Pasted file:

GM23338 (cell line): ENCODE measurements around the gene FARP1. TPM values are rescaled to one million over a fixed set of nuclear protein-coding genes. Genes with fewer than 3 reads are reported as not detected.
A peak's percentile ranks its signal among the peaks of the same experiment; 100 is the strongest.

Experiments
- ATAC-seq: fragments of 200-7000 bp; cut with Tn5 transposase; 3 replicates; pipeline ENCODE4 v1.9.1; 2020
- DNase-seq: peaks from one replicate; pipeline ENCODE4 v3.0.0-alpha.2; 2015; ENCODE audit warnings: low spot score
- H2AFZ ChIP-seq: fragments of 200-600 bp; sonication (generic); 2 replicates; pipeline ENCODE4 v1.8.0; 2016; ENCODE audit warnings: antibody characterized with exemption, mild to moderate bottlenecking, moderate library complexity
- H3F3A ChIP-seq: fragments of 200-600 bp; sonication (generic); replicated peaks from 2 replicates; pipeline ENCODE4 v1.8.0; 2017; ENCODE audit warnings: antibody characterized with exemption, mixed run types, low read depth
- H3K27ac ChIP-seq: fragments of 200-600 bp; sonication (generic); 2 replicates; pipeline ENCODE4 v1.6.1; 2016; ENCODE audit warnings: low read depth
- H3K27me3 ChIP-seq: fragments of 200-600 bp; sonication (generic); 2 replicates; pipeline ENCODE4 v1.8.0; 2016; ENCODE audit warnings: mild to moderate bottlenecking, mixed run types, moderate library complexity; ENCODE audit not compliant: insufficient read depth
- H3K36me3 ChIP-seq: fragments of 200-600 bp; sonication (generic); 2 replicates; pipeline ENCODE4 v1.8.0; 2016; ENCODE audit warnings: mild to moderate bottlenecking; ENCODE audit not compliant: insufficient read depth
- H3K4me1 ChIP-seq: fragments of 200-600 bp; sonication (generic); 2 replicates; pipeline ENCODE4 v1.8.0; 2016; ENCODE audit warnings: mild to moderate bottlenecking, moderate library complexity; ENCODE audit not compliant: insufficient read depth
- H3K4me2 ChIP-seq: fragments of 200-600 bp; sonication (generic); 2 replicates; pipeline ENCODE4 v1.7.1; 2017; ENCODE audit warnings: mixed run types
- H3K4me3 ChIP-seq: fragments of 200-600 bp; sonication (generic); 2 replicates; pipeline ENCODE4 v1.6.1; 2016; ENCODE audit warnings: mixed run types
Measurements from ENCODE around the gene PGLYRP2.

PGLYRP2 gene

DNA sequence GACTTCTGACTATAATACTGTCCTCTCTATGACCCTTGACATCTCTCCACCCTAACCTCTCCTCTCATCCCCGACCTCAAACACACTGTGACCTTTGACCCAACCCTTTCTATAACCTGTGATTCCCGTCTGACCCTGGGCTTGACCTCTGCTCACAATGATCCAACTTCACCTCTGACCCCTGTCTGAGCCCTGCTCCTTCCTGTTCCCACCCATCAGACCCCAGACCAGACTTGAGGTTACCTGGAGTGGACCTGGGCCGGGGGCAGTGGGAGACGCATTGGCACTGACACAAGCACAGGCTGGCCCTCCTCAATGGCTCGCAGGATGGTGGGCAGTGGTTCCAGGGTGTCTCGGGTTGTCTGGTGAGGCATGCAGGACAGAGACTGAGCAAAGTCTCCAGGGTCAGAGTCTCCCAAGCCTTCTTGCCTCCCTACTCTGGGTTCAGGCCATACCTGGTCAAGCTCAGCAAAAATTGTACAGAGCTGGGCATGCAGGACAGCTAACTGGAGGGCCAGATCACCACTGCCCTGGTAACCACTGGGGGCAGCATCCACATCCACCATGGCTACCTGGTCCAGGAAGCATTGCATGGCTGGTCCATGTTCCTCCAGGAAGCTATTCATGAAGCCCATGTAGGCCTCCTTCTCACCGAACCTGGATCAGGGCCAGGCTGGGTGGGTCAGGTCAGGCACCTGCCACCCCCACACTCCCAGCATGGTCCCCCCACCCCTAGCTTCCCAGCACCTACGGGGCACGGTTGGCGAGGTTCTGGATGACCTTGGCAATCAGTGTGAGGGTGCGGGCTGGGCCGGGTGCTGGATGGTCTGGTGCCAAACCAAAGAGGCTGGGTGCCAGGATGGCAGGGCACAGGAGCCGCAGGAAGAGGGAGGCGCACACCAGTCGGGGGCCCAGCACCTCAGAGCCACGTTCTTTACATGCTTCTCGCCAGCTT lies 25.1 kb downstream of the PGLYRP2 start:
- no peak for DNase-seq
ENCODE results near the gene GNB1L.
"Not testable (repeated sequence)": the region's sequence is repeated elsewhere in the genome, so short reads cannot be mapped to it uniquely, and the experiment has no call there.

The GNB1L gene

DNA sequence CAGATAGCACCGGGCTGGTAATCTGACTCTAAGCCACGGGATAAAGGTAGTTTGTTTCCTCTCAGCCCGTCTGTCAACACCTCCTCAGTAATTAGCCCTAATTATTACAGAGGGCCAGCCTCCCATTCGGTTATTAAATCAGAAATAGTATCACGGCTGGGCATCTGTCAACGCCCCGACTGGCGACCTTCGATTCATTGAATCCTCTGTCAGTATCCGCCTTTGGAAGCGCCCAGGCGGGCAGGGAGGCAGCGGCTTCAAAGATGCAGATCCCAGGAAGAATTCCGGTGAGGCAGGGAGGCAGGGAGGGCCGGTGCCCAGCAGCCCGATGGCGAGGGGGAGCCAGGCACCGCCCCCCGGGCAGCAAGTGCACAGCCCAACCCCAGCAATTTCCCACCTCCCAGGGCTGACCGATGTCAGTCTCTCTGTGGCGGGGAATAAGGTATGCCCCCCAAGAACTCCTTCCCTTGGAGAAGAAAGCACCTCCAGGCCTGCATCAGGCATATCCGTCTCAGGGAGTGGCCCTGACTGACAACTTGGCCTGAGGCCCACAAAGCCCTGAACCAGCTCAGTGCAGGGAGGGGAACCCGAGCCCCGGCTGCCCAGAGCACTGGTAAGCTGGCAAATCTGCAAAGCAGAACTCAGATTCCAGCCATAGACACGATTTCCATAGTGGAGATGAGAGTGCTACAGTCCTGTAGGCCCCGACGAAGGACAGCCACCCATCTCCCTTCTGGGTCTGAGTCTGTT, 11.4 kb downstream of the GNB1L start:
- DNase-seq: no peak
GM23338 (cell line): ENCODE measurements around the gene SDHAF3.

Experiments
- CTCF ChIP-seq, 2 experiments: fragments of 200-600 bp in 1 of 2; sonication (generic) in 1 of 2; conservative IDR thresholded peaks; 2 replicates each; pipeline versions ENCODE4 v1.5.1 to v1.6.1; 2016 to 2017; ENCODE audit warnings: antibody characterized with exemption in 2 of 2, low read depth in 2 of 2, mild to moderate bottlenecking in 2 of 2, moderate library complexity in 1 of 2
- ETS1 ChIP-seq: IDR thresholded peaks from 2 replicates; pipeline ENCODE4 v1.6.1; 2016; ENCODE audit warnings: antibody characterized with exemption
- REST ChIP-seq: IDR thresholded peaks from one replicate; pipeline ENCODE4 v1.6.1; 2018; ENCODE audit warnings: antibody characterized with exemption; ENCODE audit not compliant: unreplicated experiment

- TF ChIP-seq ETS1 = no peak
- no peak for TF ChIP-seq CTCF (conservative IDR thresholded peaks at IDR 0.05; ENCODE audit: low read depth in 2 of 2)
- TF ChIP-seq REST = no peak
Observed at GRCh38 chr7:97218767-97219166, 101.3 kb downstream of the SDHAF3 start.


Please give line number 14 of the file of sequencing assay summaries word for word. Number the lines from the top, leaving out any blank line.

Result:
Measurements from ENCODE around the gene PGLYRP2.